• Eddy current damping is used where a high value of the magnetic field is required. For instance, eddy current damping is generally used in Permanent Magnetic Moving Coil which is known as PMMC and it is an instrument which is used to measure current or voltage. The advantage of PMMC is that it has less power consumption and high accuracy.

  • Eddy current damping is also used in induction type instruments.

Solved Examples

1. A PMMC ammeter has a rectangular coil $2cm \times 3cm$ with 100 turns and is placed in a uniform magnetic field of density $0.1\dfrac{{Wb}}{{{m^2}}}$ The spring constant is $2.0 \times {10^{ - 7}}$ Nm per degree. Find the deflection of the coil, when it carries a current of 10mA ac.

Ans: Given: $N = 100turns$

spring constant $k = 2.0 \times {10^{ - 7}}$ Nm per degree

Magnetic field $B = 0.1\dfrac{{Wb}}{{{m^2}}}$

The deflection of the coil will be zero in case of alternating current. This means that there will be no deflection, since average torque is zero in case of an ac.

2. The torque of an ammeter varies as the square of the current through it. If a current of 10A produces a deflection of $90^\circ $, what deflection will occur for a current of 5A when the instrument is spring controlled?

Ans: Given:

$\begin{array}{l}{I_1} = 10A\\{\theta _1} = 90^\circ \\{I_2} = 5A\end{array}$

In spring control, deflection is proportional to $\theta $

So, we can say that current is proportional to $\theta $

$\begin{array}{l}\therefore \dfrac{{{I_1}}}{{{I_2}}} = \dfrac{{{\theta _1}}}{{{\theta _2}}}\\ \Rightarrow \dfrac{{10}}{5} = \dfrac{{90^\circ }}{{{\theta _2}}}\end{array}$

$\therefore {\theta _2} = \dfrac{{5 \times 90^\circ }}{{10}} = 45^\circ$

Interesting Facts

  • For the electro dynamometer type instruments, we can not use eddy current damping because the operating field is very weak.

  • Damping is necessary for an electromechanical measuring instrument.

  • Moving coil galvanometer is not suitable to measure alternating current.


The damping torque in indicating type instrument can be provided by air friction damping, fluid friction damping and eddy current damping method. Eddy current damping is the most efficient method as compared to the other methods. This was the complete discussion on damping torque and its importance. We hope you have found it interesting and informative enough. Try to solve the above questions on your own and visit our website for further reading on similar topics.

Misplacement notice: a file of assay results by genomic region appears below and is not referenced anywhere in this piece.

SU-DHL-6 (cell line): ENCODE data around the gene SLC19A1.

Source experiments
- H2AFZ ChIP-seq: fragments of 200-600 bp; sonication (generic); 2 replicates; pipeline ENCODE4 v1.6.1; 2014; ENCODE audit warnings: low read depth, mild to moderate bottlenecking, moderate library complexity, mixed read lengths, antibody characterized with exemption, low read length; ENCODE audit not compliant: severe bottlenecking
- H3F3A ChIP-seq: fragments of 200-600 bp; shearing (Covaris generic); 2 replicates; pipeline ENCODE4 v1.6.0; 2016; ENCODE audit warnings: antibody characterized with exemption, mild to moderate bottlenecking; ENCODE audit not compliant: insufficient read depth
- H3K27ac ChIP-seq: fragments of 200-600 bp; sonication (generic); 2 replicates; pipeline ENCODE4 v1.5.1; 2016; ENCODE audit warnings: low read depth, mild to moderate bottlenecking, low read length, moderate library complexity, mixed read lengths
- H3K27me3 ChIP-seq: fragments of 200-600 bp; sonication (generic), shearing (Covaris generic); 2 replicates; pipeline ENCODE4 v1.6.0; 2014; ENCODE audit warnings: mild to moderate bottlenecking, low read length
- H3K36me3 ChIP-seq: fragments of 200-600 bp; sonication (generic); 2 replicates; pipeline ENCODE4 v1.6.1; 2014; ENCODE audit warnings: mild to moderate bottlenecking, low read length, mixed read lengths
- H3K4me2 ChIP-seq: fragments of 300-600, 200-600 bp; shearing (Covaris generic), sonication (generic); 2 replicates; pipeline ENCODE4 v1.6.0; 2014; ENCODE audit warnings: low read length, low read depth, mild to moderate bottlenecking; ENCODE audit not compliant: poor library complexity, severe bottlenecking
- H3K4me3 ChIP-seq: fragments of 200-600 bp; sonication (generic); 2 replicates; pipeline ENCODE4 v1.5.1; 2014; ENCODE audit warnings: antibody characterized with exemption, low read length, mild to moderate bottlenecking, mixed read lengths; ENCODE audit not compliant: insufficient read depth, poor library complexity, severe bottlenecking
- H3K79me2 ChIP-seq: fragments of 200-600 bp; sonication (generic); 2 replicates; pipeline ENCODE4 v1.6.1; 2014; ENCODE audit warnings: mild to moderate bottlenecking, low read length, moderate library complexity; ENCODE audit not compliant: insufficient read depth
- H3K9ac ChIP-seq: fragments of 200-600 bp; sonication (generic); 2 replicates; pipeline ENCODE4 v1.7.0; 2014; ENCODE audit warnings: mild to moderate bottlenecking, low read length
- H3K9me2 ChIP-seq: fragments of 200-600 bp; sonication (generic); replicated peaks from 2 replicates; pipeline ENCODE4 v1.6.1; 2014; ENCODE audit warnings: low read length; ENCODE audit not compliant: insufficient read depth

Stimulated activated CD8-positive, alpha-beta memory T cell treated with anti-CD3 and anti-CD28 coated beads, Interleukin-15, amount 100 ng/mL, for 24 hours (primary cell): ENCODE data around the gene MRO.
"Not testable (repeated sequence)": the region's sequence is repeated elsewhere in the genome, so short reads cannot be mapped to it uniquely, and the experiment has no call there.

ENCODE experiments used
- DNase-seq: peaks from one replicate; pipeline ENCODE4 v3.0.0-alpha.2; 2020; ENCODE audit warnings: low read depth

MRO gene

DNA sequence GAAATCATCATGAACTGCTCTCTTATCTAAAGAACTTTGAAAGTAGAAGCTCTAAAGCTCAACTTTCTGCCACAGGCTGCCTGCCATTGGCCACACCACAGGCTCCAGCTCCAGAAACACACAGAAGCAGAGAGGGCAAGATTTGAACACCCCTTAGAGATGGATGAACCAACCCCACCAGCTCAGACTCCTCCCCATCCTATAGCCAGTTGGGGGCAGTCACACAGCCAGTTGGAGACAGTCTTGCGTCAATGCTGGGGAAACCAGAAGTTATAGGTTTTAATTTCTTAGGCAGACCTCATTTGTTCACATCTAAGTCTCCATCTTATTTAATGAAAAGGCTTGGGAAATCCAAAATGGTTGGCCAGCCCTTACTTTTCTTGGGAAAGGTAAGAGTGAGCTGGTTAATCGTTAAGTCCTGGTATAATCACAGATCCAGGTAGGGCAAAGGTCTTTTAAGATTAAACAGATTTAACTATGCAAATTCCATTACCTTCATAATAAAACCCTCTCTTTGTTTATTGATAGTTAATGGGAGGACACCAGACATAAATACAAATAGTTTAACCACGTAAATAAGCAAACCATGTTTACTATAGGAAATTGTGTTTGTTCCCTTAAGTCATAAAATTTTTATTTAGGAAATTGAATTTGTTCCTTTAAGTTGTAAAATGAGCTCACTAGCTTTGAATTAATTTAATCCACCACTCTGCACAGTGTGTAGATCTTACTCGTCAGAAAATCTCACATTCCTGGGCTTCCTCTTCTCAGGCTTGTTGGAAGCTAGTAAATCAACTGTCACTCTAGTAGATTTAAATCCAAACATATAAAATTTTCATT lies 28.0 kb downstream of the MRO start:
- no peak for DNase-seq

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FAQs on Damping Torque

1. State different types of torque which can be used for measuring instruments and also explain the importance of controlling torque.

There are three different types of torque which can be used for measuring instruments. They are deflecting torque, controlling torque and damping torque. 

Controlling torque plays an important role in measuring instruments. Controlling torque opposes the deflecting torque and it increases with the moving system’s deflection. This torque provides us the value of the deflection which generally depends upon the magnitude of the quantity being measured. When this torque becomes equal to the deflecting torque, the pointer will attain steady position. This is how we can understand the importance of controlling torque in measuring instruments. 

2. What do we mean by damping?

In our nature, everything tends to stay in equilibrium. Damping comes into picture when we try to disturb this equilibrium. In simple words, we can say that it is the decrease in amplitude of an oscillating system. The oscillation that undergoes damping is known as damped oscillation. Frequency of the system does not change during damping. 

There are two types of damping: internal damping and external damping. In an internal damping, an oscillating system loses energy due to the extension and compression of the molecules in the system. An external damping is caused by frictional force or air resistance that acts on it. The oscillations of a system in the presence of a resistance force are generally known as damped oscillation. 

3. What are the advantages and disadvantages of a PMMC (Permanent Magnet Moving Coil) instrument?

Low power consumption that means very small power is required for its operation, high torque, very effective eddy current damping can be used without any extra damping mechanism, no hysteresis loss. These are the advantages of the PMMC (Permanent Magnet Moving Coil) instrument. This PMMC instrument can only be used for dc current and voltage measurement. In this instrument, its construction is costly as permanent magnets are used in this instrument. Permanent Magnet Moving Coil instruments are used only for direct current measurements. They can not be used for ac measurements. Strength of the permanent magnet reduces with time and hence error occurs.